To make a sick child smile — if only for a few moments — well, that feeling is intoxicating, says Jay Knapp.
The Oro Valley man was walking high at Tucson Medical Center on Oct. 7 after he successfully got 6-year-old Aamiah Weisenberger to not only smile, but also to become excited about the next trick he might have up his sleeve.
Weisenberger had been admitted into TMC’s Pediatrics Intensive Care Unit earlier in the week to have surgery on both legs. Aamiah’s mother, Natalie Weisenberger, said her daughter, who was wearing pink casts on her legs, had been very depressed.
“She hasn’t been smiling a whole lot at all,” said Natalie. “With her being so depressed, having him come in here and make her smile like this is so important.”
Magically, Knapp had Aamiah grinning from ear to ear. He also made her believe his magic was powerful enough to make her doll, Sara, who also had pink casts on her legs, disappear.
Thanks to Knapp’s kindly demeanor, Aamiah didn’t mind that he didn’t make Sara disappear. Then the tiny patient squealed with delight from her hospital bed when he made a coin disappear and reappear; he further amazed the youngster by making a ripped-up page from a magazine whole again.
While the tricks of Knapp’s magic will remain a secret, he has been exposed for being a successful entertainer for children who aren’t sure about their future, who are scared of what is going to happen, and who just need some tender loving care in stressful times.
It’s for those reasons, said Knapp, that he’s been doing magic shows at TMC’s intensive care unit for the last 13 years.
“I’m not a drinking man, but it’s intoxicating to see those smiles,” said Knapp. “I walk out of there knowing I won. I walk three or four inches above the ground. With this type of high, there is no hangover.”
Knapp’s nametag says, “Jay Magic,” and Jolene Eggert, of the TMC communications department, said that’s exactly what he does for children of all ages week after week.
“He’s really good at what he does,” she said. “Parents will say their children haven’t smiled in days, and that day, seeing his magic show, made them smile. It really helps the family as well as the patient.”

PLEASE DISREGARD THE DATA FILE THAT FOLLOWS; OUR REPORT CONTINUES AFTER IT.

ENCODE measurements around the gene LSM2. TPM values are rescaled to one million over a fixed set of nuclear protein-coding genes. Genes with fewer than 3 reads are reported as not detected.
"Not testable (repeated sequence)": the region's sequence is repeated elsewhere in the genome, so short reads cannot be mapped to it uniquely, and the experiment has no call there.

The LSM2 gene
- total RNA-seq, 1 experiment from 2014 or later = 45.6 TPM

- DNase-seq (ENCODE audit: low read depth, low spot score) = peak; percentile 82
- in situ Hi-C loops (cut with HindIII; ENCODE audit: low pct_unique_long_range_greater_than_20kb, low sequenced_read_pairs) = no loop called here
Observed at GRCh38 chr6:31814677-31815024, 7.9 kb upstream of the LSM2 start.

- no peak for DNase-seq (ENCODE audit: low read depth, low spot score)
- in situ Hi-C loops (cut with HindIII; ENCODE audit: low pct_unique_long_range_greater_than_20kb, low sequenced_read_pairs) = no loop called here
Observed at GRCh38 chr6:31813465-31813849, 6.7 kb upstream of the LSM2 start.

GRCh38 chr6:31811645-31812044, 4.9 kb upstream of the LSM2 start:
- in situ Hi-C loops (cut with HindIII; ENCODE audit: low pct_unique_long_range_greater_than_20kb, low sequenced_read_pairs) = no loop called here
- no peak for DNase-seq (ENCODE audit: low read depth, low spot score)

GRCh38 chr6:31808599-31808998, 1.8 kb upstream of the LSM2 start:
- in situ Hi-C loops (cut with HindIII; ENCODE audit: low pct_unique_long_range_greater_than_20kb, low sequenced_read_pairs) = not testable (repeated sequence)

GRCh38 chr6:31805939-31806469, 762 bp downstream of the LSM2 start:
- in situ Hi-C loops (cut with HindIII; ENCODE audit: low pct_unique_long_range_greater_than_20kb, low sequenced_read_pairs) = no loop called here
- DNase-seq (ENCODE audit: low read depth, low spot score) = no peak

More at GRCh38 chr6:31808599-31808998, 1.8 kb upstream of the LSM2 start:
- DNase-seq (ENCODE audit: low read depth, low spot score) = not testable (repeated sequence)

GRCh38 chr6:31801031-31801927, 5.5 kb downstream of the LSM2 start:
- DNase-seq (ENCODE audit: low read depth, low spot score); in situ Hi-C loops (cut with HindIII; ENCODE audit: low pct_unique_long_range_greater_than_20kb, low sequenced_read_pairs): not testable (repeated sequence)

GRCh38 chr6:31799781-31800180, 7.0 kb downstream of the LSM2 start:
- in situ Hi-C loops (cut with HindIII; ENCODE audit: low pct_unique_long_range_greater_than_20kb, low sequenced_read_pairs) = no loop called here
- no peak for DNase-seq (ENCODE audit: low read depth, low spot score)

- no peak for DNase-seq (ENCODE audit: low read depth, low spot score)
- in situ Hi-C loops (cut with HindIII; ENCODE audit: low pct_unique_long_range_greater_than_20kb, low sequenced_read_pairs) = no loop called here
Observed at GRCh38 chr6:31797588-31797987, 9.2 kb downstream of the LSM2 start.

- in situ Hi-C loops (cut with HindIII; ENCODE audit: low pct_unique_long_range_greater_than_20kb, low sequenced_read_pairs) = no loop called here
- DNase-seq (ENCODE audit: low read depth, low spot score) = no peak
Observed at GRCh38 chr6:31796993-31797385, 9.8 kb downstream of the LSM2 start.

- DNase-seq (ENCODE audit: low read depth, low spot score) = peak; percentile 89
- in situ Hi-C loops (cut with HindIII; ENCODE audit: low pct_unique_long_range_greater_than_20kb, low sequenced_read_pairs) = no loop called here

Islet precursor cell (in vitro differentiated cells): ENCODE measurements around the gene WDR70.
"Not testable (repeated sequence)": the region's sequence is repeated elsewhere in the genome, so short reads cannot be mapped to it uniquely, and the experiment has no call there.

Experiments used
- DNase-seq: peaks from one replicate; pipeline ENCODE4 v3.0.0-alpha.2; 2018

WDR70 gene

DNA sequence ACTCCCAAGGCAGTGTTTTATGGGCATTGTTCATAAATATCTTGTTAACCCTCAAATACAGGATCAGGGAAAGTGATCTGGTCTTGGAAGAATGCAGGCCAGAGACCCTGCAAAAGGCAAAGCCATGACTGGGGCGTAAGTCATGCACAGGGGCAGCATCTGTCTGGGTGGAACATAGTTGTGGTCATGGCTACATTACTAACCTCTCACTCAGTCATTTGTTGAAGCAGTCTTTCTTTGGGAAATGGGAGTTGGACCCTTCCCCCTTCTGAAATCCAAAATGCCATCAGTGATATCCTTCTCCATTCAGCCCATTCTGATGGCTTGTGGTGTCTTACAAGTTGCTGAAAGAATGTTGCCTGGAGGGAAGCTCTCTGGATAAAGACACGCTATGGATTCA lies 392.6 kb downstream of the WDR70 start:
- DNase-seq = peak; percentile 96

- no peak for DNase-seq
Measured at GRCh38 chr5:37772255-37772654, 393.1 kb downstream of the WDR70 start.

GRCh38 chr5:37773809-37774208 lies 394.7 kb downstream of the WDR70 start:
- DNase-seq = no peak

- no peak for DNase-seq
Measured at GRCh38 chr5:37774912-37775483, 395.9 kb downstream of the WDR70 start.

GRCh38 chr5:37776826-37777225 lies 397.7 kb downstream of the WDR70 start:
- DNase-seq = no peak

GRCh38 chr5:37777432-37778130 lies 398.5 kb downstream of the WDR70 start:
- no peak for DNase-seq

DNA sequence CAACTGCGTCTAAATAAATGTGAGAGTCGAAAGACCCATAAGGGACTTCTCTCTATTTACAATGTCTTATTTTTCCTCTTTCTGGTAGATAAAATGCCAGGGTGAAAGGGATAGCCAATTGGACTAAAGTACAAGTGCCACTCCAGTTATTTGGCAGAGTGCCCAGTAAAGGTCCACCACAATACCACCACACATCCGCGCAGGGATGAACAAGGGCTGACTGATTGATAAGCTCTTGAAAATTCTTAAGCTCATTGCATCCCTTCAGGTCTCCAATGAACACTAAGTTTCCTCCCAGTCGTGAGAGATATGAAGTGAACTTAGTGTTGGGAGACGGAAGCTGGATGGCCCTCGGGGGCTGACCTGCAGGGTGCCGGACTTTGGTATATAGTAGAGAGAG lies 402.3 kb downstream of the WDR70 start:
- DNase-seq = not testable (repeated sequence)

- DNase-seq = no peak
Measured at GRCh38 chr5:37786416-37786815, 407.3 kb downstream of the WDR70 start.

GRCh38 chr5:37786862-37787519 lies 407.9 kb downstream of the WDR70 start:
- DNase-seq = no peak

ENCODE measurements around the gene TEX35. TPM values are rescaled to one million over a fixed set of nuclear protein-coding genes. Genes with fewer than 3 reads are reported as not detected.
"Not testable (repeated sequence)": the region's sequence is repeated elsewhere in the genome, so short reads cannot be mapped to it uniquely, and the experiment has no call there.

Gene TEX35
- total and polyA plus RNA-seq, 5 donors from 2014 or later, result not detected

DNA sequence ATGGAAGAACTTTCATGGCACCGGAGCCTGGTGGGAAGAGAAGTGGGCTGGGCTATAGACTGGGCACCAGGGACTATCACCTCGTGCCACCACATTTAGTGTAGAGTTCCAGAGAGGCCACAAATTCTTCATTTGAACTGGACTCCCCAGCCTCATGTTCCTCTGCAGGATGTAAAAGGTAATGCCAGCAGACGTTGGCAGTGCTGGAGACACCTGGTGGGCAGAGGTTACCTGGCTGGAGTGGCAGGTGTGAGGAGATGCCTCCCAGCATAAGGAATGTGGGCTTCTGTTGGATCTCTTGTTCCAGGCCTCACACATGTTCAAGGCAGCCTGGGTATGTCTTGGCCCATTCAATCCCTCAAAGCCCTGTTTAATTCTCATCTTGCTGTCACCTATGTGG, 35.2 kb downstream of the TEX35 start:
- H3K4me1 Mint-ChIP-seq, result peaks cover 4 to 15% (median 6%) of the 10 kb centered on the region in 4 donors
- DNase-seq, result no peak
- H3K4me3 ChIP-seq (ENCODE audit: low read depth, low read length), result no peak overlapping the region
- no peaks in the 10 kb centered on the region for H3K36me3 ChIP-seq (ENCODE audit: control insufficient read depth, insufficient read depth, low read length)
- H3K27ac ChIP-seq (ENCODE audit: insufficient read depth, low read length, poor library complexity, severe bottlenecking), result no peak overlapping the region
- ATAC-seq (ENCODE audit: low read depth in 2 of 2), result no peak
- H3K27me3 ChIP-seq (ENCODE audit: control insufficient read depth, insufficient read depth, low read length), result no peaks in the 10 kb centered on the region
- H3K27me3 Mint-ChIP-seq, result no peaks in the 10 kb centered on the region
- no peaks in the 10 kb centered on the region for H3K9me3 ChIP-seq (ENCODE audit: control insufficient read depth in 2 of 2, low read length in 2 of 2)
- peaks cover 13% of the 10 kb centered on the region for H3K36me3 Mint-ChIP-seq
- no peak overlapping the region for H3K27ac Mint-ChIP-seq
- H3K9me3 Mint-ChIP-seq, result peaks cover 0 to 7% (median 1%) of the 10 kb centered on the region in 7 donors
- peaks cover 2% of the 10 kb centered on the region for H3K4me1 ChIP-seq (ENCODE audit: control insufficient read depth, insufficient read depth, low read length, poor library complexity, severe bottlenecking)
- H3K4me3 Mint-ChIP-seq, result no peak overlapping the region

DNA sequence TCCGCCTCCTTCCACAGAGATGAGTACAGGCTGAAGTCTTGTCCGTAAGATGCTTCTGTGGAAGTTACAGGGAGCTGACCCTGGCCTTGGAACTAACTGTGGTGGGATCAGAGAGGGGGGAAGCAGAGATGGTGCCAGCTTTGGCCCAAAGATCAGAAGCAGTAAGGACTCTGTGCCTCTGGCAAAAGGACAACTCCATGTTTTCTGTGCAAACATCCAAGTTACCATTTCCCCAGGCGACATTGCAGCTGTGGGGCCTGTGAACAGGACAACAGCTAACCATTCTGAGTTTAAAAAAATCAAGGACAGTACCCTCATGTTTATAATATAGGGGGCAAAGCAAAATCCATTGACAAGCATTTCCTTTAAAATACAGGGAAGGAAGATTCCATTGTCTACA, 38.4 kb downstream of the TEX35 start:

Knapp said he is all about making the pain go away, and bringing in laughs and smiles, if only for a short time.
“Kids have to be reached on an emotional level after the doctors get done with all the technical stuff to save their lives,” Knapp said. “I tell these sick children that magicians know everything, and they are going to be OK.”
Knapp’s stories are endless from children at the Arizona School for the Deaf and Blind who he’s reached, to the kids he sees weekly at TMC. After 13 years of performing, Knapp assures he still has plenty of tricks up his sleeves with no intentions of stopping.
Knapp, a self-taught magician, said about 14 years ago he retired from a career in real estate and was unfulfilled by discussions about what to eat for dinner or dessert. He needed more from his retired life.
After tutoring students in reading at local elementary schools, Knapp said he reached one child who was reading well below his grade level. After using some magic tricks, Knapp eventually got through to the young man, who started reading two grade levels higher and continued to improve.
Eventually, Knapp said he was meeting with members of the Society of American Magicians, and they talked about doing magic shows for children at hospitals for Halloween. Soon, a Halloween show turned into weekly Friday visits at TMC.
Because of his dedication to children, Knapp was named the 2010 Rotary Club Oro Valley Citizen of the Year.